Kudakwashe (Kuda) Murasiranwa has journeyed far to be a Gryphon athlete.
Born in Zimbabwe during great turmoil in the African nation, the 21-year-old was separated from his parents as a small child, a separation that unexpectedly lasted more than 10 years and spanned some 15,000 kilometres.
Eventually he made his way to the University of Guelph, where he is now a rising star on the track and field team.
He won gold and bronze medals at this year’s national track and field championships in March in the men’s 4×200 relay and 60m races, and gold and silver medals in the same categories at the provincial championships in February.
If his prowess as a sprinter is apparent, so are his depth and strength of character, says his coach.
“Right away you learn that this is a guy who is a stable, every-day-always-there kind of guy,” says U of G sprinting coach Jason Kerr.
“No matter how much chaos is around him, he finds a way to keep everything together. He’s like a rock. He’s the kind of person who is not going to falter in a crazy, high-performance environment. For him, that’s just another day.”
Murasiranwa says learning to live without his parents made him tough and determined. His natural talent for athletics and his capacity to push himself to improve played a major role in the development of his inner strength and his resilience and independence.
“When I was young, it was very challenging. I didn’t grow up with my parents around. It was just my little brother and I,” he says.
“From where I am right now, I can appreciate it because it made me the person who I am. It made me stronger. I understand why they did it – for a better life.”Kudakwashe (Kuda) Murasiranwa
Political and economic chaos in Zimbabwe drove his family apart at the beginning of the 2000s. Conditions in the country had deteriorated rapidly due to failed monetary policies, a ruinous land seizure program and government-led violence against civilians. The inflation rate was astronomical and unemployment rampant.
His parents, Murasiranwa says, wanted their children to grow up free from the threat of violence, and felt moving to North America was the answer. His father, Armstrong, left for the United States first, leaving his toddler son and pregnant wife, Emillia, behind. A boilermaker by trade, his father had trouble finding work, and his second son, Darlington, was born in his absence. It would be 13 years before the father saw his second-born child for the first time.
In 2003, Kuda’s mother, Emillia, decided to join her husband in the U.S., seeing it as a way to hasten the resettlement process. But since she was unable to get a visa that allowed her children to come with her, the mother left her sons with their grandmothers, believing it to be a temporary arrangement. Immigration barriers lingered, and time passed. The boys were eventually moved to South Africa to live with their half-siblings, as violence and starvation spread in Zimbabwe. Years passed.
Murasiranwa and his brother, Darlington, were finally able to join their parents in Edmonton in 2014. The two boys excelled at football, soccer and track, and both immediately caught the attention of high school and post-secondary recruiters and coaches.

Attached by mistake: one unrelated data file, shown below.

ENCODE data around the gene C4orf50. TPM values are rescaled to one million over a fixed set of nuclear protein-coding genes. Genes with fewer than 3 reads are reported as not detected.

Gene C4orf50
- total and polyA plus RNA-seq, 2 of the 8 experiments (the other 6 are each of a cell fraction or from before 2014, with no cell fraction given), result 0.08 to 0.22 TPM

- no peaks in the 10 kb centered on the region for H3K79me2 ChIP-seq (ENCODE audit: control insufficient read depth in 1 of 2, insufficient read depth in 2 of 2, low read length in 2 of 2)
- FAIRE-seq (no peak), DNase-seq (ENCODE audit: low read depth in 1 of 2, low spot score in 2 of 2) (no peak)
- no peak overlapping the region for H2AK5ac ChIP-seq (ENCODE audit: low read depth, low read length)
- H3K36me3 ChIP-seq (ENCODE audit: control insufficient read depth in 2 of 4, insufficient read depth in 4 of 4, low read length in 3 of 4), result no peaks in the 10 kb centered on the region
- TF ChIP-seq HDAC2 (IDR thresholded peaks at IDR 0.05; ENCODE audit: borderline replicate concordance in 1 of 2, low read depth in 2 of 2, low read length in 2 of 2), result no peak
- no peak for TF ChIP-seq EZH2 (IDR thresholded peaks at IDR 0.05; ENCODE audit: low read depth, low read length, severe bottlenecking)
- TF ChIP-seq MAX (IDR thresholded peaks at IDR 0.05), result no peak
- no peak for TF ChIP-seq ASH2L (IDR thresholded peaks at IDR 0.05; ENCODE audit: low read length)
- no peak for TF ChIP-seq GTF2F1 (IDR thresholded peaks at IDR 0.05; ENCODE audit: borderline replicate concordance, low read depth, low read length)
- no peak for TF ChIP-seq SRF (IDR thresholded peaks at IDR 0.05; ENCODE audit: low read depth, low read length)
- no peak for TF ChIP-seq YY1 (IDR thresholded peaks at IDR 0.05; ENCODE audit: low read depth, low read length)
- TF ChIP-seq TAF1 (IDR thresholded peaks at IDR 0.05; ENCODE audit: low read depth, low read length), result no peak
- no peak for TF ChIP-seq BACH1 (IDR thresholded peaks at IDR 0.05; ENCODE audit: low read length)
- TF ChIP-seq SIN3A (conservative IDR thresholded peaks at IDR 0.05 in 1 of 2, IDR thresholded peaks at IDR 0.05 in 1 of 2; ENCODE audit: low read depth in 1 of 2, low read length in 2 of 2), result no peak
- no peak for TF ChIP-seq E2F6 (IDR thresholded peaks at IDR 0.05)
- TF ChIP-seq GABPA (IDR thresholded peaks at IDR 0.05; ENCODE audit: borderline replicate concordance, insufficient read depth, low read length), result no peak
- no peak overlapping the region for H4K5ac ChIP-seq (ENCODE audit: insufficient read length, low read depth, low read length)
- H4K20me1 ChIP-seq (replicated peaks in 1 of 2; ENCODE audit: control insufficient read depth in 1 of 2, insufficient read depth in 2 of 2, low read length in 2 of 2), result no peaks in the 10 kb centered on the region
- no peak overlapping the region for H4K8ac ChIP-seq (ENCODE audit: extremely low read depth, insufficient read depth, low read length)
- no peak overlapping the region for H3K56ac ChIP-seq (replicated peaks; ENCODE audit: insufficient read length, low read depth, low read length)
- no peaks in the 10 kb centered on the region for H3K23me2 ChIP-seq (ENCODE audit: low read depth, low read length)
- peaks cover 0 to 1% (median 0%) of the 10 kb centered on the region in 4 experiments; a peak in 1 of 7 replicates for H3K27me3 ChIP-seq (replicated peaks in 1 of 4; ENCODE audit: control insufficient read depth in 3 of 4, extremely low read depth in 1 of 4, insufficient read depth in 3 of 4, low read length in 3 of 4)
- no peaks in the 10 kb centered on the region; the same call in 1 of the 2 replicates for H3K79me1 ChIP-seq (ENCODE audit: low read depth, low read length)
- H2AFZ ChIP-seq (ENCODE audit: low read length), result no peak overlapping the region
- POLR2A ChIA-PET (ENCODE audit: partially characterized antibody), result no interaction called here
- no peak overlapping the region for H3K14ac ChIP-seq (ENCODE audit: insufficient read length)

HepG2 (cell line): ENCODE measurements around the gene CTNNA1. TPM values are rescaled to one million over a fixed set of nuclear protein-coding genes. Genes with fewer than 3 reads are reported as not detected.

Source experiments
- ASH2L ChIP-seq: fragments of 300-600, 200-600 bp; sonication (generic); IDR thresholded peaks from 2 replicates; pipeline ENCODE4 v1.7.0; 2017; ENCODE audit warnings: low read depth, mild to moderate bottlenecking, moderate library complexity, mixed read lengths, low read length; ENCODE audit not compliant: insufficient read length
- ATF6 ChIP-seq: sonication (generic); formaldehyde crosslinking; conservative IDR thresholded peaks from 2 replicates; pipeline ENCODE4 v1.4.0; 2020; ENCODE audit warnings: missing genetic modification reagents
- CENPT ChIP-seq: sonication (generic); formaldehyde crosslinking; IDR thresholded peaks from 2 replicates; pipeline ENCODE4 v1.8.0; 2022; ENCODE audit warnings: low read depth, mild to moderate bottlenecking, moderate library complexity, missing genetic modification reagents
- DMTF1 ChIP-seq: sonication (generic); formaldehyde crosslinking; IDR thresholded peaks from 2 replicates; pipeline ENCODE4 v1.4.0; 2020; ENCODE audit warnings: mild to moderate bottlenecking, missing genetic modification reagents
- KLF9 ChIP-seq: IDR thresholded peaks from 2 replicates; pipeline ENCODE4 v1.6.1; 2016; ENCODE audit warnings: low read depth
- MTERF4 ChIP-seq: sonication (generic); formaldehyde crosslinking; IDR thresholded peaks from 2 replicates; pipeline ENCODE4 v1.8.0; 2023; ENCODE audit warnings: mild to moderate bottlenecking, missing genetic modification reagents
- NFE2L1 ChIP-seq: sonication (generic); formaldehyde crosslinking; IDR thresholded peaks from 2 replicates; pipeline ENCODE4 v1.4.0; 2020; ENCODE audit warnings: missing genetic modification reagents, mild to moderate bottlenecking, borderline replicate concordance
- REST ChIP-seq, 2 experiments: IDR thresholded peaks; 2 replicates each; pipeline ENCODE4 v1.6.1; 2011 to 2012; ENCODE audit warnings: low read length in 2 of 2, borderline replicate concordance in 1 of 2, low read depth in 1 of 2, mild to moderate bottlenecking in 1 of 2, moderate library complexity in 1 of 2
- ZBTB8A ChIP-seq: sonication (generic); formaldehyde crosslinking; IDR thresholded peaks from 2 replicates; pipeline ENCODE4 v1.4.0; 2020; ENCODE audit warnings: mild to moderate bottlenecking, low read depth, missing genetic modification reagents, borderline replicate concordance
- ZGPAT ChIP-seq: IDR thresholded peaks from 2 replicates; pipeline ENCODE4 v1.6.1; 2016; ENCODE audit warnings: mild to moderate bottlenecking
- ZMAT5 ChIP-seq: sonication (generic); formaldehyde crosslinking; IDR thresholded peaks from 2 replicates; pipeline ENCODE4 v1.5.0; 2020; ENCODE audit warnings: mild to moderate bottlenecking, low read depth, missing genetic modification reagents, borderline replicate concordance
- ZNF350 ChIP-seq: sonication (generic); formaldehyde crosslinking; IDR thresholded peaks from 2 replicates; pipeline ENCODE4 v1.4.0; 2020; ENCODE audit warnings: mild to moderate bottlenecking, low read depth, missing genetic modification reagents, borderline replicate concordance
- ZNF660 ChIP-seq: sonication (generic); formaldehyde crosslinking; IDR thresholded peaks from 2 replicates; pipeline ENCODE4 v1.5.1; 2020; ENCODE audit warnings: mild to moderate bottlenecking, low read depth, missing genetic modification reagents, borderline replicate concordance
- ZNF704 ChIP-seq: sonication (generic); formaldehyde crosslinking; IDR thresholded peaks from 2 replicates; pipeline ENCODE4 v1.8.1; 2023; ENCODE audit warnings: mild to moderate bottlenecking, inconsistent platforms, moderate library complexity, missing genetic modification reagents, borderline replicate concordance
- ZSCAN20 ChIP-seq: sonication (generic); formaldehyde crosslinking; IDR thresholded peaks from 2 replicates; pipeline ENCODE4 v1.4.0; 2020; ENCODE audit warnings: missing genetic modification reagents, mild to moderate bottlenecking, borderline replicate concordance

Kerr, himself a sprinter, began recruiting Murasiranwa in 2015, soon after hearing a lot of chatter about him in national track and field circles. He says he saw something special in the young man, and not just in his athletic physique.
“If you spend enough time around elite athletes, you get a feeling for those who have something extra, something a little bit different,” Kerr says.
Murasiranwa wanted to come to U of G right away, but ended up attending Southwestern Oregon Community College in 2017 and part of 2018 to boost his grades.
“Jason was always there for me and believed in me. And U of G had the best track program in Canada,” he says.
Once at U of G, Murasiranwa won his first two 60-metre races, and never looked back. His goal is to qualify for the 2020 Olympic Games
“I’ve set goals for myself that I really want to accomplish, I’ll keep training hard and working hard at academics and hopefully I’ll do well in the next two or three years. I feel good around here. It’s like a family.”Kudakwashe (Kuda) Murasiranwa
Kerr’s highest hope for his young sprinter is that he gets a good education. Pursuing a major in criminal justice and public policy, Murasiranwa wants to work as an immigration or police officer.
“I think he is going to be a very influential member of community groups in the future. There’s a lot going on under the surface with him,” Kerr says.
When you combine his faith and his life experiences, it writes a pretty poetic story. I think he is driven by a much stronger force.”
Murasiranwa says he is happy – happy with the athletic gifts he has, happy with the home he has found at U of G. His parents now live in Kamloops, B.C. “I talk to them every day.”
And he appreciates the struggles he went through and strength he gained from them. “It taught me not to give up easily and to work hard. I always find a way to get through something, find a reason to work through it. I find a higher purpose in everything.”